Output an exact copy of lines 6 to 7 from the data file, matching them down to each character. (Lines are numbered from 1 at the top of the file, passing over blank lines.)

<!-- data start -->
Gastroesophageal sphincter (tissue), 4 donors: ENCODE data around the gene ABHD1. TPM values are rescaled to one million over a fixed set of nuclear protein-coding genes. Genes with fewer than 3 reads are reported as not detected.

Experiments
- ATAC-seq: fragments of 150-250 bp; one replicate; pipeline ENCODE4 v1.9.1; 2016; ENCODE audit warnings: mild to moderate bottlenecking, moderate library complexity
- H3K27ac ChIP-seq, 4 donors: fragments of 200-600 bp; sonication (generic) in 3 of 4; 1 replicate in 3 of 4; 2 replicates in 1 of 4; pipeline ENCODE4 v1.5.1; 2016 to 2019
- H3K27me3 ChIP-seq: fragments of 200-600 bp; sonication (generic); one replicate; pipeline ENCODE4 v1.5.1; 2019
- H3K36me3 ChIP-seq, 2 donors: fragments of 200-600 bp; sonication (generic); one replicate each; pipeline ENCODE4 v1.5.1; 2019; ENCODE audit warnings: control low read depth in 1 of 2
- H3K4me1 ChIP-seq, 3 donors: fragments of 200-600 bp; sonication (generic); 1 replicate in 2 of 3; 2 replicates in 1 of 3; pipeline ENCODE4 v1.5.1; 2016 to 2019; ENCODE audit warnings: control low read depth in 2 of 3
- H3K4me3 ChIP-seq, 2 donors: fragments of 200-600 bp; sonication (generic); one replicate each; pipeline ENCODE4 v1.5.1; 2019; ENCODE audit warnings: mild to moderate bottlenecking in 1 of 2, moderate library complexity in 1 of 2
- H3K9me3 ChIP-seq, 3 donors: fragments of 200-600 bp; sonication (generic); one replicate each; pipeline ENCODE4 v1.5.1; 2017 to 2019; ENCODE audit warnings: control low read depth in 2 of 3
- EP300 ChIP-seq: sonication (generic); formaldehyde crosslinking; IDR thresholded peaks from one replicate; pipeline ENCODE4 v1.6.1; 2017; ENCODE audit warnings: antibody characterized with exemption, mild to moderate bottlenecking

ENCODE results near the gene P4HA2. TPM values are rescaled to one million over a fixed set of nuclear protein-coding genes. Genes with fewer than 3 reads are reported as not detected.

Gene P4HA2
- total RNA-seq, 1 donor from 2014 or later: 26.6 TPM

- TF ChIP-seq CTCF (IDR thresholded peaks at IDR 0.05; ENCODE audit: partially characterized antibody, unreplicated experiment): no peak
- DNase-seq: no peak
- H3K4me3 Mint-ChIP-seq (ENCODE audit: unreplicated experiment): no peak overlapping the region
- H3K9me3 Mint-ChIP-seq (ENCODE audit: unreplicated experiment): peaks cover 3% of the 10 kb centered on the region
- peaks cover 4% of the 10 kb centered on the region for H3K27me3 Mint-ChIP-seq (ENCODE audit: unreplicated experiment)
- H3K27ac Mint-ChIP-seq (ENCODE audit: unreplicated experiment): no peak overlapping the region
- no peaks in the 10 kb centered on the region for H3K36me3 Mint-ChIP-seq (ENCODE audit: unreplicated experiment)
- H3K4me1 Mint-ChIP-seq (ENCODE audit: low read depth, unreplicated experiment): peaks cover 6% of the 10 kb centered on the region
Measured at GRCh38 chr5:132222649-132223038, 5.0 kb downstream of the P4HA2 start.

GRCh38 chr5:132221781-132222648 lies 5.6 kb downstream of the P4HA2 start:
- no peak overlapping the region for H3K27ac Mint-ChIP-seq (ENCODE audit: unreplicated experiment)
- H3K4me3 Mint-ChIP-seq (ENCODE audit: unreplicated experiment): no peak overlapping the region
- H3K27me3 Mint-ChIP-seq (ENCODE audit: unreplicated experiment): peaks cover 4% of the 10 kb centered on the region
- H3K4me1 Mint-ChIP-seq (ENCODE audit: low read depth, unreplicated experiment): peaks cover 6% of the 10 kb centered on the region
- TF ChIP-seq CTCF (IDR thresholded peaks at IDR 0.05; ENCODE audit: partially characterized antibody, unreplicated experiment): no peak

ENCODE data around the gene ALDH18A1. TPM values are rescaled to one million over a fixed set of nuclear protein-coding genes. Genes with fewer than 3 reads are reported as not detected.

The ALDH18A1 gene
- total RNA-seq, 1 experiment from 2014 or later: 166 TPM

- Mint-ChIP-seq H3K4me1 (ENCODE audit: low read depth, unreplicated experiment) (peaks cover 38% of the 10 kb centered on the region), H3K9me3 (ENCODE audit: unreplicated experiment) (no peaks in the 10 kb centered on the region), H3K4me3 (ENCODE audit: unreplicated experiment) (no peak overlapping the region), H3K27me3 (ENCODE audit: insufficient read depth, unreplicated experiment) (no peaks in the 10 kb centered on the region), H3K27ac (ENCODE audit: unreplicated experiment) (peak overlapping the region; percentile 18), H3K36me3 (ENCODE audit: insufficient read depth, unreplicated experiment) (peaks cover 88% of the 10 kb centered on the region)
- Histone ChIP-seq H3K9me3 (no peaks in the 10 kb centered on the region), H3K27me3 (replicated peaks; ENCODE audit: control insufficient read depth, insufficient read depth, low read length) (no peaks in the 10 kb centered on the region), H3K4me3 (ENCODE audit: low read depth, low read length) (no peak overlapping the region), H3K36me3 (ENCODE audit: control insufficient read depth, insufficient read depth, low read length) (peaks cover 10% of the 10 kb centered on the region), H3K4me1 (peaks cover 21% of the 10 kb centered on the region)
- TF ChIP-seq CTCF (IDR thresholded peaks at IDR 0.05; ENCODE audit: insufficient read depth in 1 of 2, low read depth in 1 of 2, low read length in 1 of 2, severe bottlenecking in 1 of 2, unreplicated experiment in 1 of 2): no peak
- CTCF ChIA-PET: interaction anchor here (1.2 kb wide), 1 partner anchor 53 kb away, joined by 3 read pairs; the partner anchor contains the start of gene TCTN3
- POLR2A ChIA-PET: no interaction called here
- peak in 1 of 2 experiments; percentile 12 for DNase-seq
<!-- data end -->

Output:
- H3K36me3 ChIP-seq, 2 donors: fragments of 200-600 bp; sonication (generic); one replicate each; pipeline ENCODE4 v1.5.1; 2019; ENCODE audit warnings: control low read depth in 1 of 2
- H3K4me1 ChIP-seq, 3 donors: fragments of 200-600 bp; sonication (generic); 1 replicate in 2 of 3; 2 replicates in 1 of 3; pipeline ENCODE4 v1.5.1; 2016 to 2019; ENCODE audit warnings: control low read depth in 2 of 3